Sunday Morning

I’ve been sick with a weird illness the last few days, the only symptoms being a really bad fever, aches and zero energy (hopefully not mono). I’ve been profusely sweating throughout the nights and on regular doses of Advil during the days. Yesterday it peaked and I slept or did nothing a good portion of the day, and went to bed relatively early. But I did not sweat and shiver throughout the night and woke up early relatively refreshed.

I read Stories are Taking Over and for some reason it inspired me to revisit SWIM, which has been on my mind lately. (Specifically, it gave me an idea about how to design SWIM for mobile, which previously I had no ideas for.) I did a quick google search for some printable design templates and found, which is brilliant. (The same person is also responsible for and I put on Singularity, Jon Hopkins’ new record, and got to drawing.

Sitting at a desk with pen and paper, coffee, the dim light of dawn, it’s nearly perfect. Designing products is fun. It’s intoxicating. Greenfield product design is even better. Designing for legacy products takes discipline and higher degrees of empathy and maturity.

SWIM is a simple product, so there’s not much to draw. (I’ve said before that my specialty is “white boxes you type into”.) Also, I’ve been around long enough to know that the final product will be different from the drawings. The medium is the message and all that. I also have the skills to just build stuff, so refining a visual design in some digital tool is somewhat superfluous. Why make something in nonfunctional pixels when I can make it in functioning pixels nearly as quickly?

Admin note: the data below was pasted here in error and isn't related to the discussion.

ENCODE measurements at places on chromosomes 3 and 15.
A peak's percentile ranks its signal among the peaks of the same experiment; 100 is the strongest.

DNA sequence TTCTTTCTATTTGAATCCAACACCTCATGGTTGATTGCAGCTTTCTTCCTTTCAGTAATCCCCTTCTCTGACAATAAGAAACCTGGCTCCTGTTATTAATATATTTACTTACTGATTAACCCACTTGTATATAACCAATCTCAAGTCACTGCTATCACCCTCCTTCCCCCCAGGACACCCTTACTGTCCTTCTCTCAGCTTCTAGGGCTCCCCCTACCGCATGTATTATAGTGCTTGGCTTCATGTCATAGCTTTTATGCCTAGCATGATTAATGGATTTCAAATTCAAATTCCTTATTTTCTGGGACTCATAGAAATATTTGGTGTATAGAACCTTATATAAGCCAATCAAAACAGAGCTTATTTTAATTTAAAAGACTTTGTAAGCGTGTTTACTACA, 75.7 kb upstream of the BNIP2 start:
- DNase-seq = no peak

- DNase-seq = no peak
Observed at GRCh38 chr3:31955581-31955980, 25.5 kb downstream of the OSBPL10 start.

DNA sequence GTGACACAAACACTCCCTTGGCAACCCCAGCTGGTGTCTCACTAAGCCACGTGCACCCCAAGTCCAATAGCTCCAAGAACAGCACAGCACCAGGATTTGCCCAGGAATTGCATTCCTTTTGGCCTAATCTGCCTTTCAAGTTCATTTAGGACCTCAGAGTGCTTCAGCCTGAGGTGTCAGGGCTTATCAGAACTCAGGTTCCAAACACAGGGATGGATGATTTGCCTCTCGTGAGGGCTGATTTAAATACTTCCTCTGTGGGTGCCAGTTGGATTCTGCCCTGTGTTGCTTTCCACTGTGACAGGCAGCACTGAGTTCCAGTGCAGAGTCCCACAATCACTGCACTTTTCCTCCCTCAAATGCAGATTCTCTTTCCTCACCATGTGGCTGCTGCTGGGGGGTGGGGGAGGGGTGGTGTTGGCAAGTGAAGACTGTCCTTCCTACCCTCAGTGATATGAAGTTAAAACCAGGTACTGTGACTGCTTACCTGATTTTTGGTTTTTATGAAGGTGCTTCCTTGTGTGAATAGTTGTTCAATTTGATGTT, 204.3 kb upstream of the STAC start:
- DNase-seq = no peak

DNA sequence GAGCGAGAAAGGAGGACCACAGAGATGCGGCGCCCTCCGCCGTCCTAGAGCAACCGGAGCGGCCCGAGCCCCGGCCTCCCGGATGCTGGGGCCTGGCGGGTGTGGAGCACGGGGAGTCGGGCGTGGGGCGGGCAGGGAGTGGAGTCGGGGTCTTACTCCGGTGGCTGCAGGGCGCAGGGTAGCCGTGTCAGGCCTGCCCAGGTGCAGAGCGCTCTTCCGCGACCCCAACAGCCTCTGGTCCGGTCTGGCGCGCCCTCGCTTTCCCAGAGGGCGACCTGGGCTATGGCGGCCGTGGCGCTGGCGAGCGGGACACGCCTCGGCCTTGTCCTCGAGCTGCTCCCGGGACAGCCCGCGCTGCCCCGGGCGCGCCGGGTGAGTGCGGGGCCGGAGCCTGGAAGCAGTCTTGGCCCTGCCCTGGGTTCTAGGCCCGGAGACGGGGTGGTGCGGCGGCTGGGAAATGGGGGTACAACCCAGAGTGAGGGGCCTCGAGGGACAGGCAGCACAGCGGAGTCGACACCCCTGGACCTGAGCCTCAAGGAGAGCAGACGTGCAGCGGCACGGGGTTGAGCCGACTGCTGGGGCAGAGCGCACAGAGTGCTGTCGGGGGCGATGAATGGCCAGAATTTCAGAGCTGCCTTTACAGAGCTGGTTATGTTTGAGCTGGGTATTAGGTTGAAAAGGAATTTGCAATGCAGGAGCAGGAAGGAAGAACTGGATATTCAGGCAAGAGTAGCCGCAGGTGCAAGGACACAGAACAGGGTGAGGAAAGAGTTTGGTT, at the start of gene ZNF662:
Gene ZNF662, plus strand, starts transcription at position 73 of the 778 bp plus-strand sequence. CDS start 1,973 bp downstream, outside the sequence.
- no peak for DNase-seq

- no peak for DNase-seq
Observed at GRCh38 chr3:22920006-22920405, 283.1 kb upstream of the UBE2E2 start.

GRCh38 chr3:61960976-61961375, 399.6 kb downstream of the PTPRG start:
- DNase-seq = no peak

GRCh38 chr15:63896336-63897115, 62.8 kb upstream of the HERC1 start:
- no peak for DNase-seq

Besides, I have this prototype already. So I set out to get it running again. (I’m going to rewrite the entire thing, but I was curious where I had landed before.) The prototype used Bing search, which is only free during a trial period, so my key didn’t work anymore. I found a free alternative and applied for a key, but it’s not automated, apparently, so I wait.

In the meantime, said rewrite involves a ton of learning. The landscape for actually building software changes so rapidly, which opens up exciting new opportunities (Electron, for example), and simplifies getting something up quickly with minimal infrastructure (Firebase, for example); but exciting and simple does not mean easy.

Frankly, it’s intimidating and exhausting. (Recent illness aside.)

I don’t want to diminish product design–doing it well, especially for products “at scale”, requires many skills and significant time–but actually building product–coding, setting up infrastructure, keeping it running, fixing bugs–is hard work. I said something similar recently:

Software development, at least that which pertains to creating real products, remains a black art. How does one manage a black box, into which go good intentions and out of which appears (hopefully) working software? Who are these people inside this box, and why do they appear insane?

I recently heard a product manager lament something to the effect of, “Why can’t we just go from design to a finished product?”

Because dreaming is easy, but building is hard.

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